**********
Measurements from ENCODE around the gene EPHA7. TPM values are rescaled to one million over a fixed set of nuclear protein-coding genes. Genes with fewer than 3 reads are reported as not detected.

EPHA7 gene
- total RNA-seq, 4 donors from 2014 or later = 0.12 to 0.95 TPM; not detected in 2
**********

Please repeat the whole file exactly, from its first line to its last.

Measurements from ENCODE around the gene EPHA7. TPM values are rescaled to one million over a fixed set of nuclear protein-coding genes. Genes with fewer than 3 reads are reported as not detected.

EPHA7 gene
- total RNA-seq, 4 donors from 2014 or later = 0.12 to 0.95 TPM; not detected in 2